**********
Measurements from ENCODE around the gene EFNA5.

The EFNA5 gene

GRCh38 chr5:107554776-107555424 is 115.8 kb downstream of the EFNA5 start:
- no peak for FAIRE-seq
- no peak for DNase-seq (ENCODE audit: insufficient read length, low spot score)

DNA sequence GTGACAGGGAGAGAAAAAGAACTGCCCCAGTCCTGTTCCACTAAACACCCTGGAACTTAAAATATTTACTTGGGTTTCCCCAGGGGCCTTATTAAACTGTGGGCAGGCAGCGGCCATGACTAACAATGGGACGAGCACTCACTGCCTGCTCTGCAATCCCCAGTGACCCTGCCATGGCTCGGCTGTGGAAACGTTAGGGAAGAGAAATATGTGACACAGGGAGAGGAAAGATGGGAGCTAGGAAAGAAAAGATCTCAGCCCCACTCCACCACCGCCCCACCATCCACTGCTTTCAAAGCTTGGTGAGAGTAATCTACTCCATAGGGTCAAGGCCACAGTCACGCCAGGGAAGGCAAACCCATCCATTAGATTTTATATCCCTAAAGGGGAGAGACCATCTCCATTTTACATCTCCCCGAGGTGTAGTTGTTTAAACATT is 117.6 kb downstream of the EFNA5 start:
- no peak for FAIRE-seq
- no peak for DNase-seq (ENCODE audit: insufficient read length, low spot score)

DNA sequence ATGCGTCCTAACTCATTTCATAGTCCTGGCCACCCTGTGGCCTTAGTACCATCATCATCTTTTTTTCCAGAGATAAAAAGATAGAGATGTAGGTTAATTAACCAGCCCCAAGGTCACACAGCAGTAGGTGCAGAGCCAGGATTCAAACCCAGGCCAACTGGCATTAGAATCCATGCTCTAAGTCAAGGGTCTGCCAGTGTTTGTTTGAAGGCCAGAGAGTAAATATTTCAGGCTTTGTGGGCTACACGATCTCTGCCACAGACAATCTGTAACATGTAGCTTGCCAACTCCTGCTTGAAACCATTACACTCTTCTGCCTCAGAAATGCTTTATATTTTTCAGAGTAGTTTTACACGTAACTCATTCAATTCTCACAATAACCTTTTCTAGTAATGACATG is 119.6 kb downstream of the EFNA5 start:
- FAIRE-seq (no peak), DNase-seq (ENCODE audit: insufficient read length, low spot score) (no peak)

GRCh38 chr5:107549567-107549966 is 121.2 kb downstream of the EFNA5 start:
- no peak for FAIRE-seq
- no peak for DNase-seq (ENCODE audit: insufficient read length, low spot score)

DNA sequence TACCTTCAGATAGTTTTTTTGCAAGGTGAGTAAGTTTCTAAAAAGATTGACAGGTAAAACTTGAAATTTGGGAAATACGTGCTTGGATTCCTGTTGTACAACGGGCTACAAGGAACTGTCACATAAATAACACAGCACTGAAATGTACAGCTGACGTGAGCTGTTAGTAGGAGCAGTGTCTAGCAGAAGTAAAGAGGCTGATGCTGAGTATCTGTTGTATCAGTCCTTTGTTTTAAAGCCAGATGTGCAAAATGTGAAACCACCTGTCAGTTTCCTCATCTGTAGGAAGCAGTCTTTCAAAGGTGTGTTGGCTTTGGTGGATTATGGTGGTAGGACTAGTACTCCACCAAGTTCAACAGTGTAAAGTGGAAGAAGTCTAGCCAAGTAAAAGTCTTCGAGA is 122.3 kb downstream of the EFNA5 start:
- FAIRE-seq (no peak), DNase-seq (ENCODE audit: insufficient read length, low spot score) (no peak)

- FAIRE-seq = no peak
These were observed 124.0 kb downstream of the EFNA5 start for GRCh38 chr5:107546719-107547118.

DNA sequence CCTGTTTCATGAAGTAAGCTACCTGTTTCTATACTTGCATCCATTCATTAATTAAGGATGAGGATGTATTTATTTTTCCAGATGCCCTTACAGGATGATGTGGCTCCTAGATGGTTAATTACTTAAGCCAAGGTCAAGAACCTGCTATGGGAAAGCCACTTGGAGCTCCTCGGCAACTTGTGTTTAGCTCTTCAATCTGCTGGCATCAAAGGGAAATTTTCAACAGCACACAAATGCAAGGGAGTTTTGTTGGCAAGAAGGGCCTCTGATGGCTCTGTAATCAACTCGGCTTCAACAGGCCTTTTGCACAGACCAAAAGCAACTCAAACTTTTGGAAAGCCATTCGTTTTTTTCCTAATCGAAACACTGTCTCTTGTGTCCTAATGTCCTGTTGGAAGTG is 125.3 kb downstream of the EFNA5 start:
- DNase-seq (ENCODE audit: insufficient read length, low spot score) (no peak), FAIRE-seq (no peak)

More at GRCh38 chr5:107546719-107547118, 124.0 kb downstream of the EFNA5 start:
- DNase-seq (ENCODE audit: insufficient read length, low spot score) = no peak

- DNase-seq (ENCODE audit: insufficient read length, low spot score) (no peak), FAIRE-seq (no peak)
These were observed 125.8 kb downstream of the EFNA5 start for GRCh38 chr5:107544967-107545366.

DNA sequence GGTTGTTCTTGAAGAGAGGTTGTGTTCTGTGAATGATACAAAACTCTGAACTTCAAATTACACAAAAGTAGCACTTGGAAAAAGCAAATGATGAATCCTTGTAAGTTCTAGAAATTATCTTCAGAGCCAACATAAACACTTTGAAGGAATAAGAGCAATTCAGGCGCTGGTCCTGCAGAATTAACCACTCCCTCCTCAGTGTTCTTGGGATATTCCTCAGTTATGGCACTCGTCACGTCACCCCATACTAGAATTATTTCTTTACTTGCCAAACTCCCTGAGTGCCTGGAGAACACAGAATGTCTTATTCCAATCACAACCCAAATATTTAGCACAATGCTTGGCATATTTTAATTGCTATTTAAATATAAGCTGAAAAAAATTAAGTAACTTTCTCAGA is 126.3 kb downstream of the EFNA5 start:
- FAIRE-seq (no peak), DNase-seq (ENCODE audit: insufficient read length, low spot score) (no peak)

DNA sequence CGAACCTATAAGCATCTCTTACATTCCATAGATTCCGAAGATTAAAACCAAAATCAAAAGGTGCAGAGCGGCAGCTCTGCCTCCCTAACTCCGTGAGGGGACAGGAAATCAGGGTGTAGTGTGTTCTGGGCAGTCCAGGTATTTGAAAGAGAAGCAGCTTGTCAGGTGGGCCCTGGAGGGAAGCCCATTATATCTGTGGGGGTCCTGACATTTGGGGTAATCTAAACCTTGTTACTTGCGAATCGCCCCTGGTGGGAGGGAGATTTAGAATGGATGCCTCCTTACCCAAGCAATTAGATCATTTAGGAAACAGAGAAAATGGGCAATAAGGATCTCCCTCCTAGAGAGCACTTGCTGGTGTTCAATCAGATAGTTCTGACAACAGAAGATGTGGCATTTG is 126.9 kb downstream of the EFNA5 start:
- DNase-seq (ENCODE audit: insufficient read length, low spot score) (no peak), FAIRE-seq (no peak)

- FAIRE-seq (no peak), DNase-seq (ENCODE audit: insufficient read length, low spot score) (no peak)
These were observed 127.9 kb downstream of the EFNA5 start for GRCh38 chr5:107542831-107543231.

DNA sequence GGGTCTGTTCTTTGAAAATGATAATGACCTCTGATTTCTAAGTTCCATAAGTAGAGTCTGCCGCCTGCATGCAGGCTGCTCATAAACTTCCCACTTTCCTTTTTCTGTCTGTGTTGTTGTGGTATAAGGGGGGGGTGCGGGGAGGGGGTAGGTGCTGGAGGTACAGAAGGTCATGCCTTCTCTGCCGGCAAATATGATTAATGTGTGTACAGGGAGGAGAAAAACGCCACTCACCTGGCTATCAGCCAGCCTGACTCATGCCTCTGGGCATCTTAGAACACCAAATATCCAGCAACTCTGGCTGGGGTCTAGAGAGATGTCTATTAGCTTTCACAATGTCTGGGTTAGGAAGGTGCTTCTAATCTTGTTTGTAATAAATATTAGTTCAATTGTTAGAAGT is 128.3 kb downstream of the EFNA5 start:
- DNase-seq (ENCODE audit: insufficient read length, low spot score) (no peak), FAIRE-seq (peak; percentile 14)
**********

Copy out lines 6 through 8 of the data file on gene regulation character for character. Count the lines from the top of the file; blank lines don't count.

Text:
DNA sequence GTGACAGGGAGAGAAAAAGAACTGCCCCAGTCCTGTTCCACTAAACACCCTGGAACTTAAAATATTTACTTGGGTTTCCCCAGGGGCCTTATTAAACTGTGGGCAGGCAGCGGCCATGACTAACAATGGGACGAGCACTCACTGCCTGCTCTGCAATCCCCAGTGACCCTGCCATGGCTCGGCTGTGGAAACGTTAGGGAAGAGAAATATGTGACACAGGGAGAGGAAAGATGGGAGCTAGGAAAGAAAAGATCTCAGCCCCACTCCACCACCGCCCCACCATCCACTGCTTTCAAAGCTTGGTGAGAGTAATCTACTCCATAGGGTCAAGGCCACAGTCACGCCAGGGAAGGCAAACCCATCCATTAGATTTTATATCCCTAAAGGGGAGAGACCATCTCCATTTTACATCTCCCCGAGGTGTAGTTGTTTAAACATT is 117.6 kb downstream of the EFNA5 start:
- no peak for FAIRE-seq
- no peak for DNase-seq (ENCODE audit: insufficient read length, low spot score)